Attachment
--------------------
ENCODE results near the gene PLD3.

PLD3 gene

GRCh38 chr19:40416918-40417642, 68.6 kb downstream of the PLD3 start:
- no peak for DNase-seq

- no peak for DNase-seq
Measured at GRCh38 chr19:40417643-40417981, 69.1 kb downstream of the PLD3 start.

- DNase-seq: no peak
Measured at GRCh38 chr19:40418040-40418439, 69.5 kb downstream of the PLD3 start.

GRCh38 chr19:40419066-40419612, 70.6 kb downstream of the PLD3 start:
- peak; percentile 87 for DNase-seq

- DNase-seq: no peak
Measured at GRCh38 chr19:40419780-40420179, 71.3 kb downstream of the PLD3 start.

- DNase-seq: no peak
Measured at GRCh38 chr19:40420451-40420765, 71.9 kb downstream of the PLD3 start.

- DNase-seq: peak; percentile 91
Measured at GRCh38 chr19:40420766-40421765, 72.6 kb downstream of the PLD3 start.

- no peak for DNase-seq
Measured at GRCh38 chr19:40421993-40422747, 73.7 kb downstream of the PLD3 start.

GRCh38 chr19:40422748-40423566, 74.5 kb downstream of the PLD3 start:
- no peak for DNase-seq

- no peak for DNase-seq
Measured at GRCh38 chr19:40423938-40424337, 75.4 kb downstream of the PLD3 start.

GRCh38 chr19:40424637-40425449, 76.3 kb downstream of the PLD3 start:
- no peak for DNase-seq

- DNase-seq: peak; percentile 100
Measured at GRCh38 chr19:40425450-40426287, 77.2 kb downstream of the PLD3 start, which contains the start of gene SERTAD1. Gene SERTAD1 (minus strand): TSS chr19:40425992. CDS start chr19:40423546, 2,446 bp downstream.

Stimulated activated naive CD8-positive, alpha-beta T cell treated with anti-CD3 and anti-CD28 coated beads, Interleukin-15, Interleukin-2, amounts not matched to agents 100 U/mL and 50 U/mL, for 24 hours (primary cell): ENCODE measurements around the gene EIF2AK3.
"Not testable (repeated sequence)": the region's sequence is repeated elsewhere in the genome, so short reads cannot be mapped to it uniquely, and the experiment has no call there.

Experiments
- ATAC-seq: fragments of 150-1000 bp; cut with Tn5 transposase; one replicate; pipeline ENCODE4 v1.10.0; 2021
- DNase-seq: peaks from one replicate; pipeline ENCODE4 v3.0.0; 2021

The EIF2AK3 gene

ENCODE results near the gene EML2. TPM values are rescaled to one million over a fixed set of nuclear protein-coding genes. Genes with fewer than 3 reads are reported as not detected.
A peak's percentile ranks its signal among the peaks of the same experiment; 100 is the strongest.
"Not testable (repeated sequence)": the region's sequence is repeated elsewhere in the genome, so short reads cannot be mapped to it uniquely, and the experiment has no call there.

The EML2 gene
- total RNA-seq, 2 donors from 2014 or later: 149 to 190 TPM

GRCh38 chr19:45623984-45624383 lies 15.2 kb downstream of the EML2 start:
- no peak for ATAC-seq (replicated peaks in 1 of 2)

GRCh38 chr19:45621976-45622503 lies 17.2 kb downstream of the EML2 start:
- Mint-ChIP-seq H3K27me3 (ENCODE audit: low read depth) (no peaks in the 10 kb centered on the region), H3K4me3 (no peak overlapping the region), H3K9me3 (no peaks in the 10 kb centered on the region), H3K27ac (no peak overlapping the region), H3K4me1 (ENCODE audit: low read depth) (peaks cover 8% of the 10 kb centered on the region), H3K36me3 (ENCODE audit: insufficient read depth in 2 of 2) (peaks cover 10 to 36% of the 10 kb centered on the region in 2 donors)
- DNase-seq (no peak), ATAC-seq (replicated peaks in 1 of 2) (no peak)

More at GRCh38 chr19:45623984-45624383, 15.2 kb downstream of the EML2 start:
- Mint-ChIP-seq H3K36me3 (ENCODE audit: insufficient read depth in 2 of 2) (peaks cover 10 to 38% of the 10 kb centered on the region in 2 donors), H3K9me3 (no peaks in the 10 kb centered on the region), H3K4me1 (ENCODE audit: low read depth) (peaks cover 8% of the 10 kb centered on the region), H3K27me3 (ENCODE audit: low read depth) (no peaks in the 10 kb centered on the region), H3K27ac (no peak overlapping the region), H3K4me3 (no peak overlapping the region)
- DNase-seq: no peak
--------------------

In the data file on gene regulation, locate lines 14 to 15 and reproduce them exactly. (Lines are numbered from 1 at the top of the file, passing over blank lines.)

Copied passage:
Measured at GRCh38 chr19:40420451-40420765, 71.9 kb downstream of the PLD3 start.

- DNase-seq: peak; percentile 91